Closing Costs Add Up
If you’re a first-time homebuyer, then your closing costs may come as an unpleasant surprise. You don’t want to be blindsided at closing, so it’s a good idea to set realistic expectations for the cost of doing business with a mortgage lender. First things first – know your local market. In some markets, closing costs can be as little as 1%. In other markets, they can be as much as a tenth of the purchase price.
But the good news is that wherever you’re buying your home, there’s a strong chance that you may be able to lower those closing costs, and we’re going to tell you how.
Go for Reissue Rates
If the home’s sellers purchased title insurance within the last ten years, then you may be able to get a discount on your title insurance. Ask for a copy of their policy, and then inquire about a title insurance reissue rate. You may also be allowed to have the issuing company update the previous survey so you can avoid shelling out for a new one.
When checking your loan estimate, you’ll notice that there’s a section for services you can shop for. This section may include things like settlement companies, title insurance providers, pest inspectors, and homeowner’s insurance companies. Your lender will give you a list of recommended service providers, but you’re not required to use them. Shop around to see how much you can save.
You’ll also see a section detailing the services you can’t shop around for, but that doesn’t mean you’re stuck with whatever a particular mortgage lender offers. You’re always free to comparison-shop other mortgage originators, and you’d be well advised to do just that. Getting estimates from other lenders may turn up some great deals, or at the very least, give you some leverage to negotiate lower closing costs from your lender of choice.
Ask for the Seller’s Help
If you’re struggling with closing costs (or just want to save some money), then it may be worth your while to ask the seller to cover some of your closing costs. It’s unlikely that they’ll cover all of them, and your lender may have limits on the total amount the seller is allowed to contribute. Still, it could save you thousands, so it’s definitely worth a shot.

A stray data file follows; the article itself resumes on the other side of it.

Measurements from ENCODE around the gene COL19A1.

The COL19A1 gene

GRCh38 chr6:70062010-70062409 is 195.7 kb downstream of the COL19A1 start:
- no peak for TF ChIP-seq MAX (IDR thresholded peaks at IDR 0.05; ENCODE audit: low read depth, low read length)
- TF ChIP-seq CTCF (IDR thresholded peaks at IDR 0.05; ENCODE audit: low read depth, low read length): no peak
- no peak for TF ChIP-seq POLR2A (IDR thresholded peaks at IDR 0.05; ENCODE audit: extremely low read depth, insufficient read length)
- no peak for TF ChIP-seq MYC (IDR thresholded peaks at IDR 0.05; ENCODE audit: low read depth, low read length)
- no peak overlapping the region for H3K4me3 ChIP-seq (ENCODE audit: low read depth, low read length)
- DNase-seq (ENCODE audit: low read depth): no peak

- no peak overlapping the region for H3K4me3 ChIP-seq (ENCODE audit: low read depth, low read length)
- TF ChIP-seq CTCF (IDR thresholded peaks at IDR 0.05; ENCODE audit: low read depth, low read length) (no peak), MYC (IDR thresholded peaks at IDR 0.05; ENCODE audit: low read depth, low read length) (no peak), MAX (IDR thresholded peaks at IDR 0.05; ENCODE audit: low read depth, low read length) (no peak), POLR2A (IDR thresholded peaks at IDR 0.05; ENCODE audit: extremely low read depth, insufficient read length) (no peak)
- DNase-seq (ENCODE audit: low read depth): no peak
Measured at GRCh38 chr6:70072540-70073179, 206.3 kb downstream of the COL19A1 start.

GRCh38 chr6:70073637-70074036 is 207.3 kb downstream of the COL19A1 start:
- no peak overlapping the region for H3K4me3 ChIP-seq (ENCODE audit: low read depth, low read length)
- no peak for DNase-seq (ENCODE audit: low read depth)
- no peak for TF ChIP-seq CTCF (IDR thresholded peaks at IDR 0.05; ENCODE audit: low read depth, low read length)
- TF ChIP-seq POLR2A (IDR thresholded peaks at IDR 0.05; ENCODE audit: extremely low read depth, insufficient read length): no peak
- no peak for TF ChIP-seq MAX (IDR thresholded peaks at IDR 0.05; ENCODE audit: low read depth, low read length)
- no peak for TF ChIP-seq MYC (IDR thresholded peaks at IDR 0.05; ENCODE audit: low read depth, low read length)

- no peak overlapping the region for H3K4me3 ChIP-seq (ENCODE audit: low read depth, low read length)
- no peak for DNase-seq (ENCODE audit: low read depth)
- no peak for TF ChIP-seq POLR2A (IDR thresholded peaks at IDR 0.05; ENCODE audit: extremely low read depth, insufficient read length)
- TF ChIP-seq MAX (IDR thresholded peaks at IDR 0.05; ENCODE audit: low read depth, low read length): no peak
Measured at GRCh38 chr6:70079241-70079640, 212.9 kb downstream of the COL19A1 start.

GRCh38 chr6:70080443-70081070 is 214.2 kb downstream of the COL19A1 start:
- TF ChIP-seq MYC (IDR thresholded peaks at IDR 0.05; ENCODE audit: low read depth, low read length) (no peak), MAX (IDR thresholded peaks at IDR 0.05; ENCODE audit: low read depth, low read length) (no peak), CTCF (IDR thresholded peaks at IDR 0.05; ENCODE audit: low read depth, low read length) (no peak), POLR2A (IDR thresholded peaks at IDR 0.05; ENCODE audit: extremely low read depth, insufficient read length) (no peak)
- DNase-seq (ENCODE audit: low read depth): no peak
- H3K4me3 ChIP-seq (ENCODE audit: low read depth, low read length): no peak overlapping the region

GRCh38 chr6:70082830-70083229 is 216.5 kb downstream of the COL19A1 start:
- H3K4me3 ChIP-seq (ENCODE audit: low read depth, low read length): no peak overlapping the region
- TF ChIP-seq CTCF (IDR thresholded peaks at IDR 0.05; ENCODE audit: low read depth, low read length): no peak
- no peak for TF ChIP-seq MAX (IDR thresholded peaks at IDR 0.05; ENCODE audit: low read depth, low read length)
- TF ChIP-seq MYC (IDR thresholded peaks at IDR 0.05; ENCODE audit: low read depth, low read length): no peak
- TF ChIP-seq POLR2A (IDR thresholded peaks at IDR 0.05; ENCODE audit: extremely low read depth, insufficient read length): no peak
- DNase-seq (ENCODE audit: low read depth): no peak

Close at the End of the Month
When you purchase a home, you’ll have to pay prorated insurance premiums from the closing date until the end of the month, so if possible, you should try to close near the end of the month.
Before and After
When you’re initially approved for a mortgage, you’ll receive a loan estimate, or good faith estimate detailing the costs associated with your loan. Your lender is also required to give you a closing disclosure at least three days before you close.
Compare those two documents to make sure your settlement charges match up, or are within the terms of the agreement. Go over any discrepancies with your lender. You may be able to negotiate certain fees, and if you’ve chosen lender-recommended service providers, then your lender is required to reimburse you for settlement charges above the limits specified in your estimate within 30 days of closing.
When Rates Are Low, Skip the Points
When you close on a mortgage, you’ll have the option to purchase points to “buy down” your interest rate. Each point costs 1% of the loan value, and must be paid up front. Mortgage interest rates are currently quite reasonable, and while you’d probably save money on interest over the long haul by purchasing them, every point you buy pushes your break-even point further into the future. When rates are low, you may want to skip buying points, especially if you’re not sure how long you’ll be staying in your new home.
Keep an Eye Out for Junk Fees
Certain lenders will add dubious fees to your closing costs. You might spot fees for items like document preparation, underwriting, or other activities that would seem like they should be included. Many of these fees can be discounted or waived, so you’d be wise to dispute them.
Lower Closing Costs = More Money in Your Pocket
A home purchase is a big investment, and the costs don’t stop at closing. Remember — just when you think it’s all over, you still have to move and buy furniture! The more you save on closing costs, the more cash you can keep in your pocket for those incidentals that invariably come up when moving to a new home. Good luck!
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